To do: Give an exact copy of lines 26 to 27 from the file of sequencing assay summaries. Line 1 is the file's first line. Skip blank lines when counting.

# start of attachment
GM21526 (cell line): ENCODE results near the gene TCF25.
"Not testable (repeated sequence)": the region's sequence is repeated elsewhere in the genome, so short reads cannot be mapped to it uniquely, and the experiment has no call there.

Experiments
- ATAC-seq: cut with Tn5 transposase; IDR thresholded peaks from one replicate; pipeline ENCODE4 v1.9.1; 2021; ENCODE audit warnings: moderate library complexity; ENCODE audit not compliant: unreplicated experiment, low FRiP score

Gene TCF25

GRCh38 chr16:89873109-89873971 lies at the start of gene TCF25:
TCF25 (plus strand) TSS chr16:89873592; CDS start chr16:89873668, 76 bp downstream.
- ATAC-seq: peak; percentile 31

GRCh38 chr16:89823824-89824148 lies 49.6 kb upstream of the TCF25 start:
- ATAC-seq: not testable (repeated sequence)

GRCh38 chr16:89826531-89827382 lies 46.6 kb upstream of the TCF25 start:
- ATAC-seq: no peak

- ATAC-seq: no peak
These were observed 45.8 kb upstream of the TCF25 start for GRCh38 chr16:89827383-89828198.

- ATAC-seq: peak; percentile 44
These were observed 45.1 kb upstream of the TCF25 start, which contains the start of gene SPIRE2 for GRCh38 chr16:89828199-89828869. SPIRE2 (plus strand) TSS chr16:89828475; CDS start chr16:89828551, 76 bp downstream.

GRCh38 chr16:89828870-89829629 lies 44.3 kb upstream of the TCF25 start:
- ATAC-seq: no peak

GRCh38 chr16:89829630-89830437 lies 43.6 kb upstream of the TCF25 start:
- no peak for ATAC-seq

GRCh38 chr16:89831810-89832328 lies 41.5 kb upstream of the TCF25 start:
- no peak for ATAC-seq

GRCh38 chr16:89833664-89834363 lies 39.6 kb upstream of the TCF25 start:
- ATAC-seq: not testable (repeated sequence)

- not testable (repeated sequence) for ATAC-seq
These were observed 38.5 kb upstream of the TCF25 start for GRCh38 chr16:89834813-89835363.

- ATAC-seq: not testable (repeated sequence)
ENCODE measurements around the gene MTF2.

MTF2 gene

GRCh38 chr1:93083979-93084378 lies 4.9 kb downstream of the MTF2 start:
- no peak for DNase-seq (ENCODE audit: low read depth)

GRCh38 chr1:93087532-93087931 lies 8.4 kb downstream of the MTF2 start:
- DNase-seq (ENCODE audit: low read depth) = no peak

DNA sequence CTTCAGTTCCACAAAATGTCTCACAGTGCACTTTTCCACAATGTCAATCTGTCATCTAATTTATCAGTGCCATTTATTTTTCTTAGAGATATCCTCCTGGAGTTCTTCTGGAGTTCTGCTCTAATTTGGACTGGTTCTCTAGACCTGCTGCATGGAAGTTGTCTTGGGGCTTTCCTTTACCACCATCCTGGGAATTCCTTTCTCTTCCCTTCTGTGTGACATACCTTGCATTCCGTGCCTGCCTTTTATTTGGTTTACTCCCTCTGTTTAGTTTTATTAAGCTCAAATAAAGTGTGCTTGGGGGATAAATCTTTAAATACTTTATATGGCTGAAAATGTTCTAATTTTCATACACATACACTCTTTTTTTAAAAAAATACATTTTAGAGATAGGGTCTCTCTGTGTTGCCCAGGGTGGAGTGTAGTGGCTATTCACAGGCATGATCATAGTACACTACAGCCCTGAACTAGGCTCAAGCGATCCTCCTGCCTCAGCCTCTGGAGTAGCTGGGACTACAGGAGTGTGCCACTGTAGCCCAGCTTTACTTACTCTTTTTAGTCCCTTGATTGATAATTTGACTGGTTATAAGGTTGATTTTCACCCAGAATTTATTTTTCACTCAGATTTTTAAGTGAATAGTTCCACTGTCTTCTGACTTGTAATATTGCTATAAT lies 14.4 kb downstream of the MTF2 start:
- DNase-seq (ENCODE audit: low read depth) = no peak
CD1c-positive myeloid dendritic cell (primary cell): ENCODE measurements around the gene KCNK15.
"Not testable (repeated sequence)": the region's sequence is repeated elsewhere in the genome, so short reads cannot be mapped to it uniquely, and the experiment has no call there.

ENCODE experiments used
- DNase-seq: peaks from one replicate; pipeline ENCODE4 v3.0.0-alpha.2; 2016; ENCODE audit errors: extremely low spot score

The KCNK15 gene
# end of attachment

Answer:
These were observed 38.5 kb upstream of the TCF25 start for GRCh38 chr16:89834813-89835363.

- ATAC-seq: not testable (repeated sequence)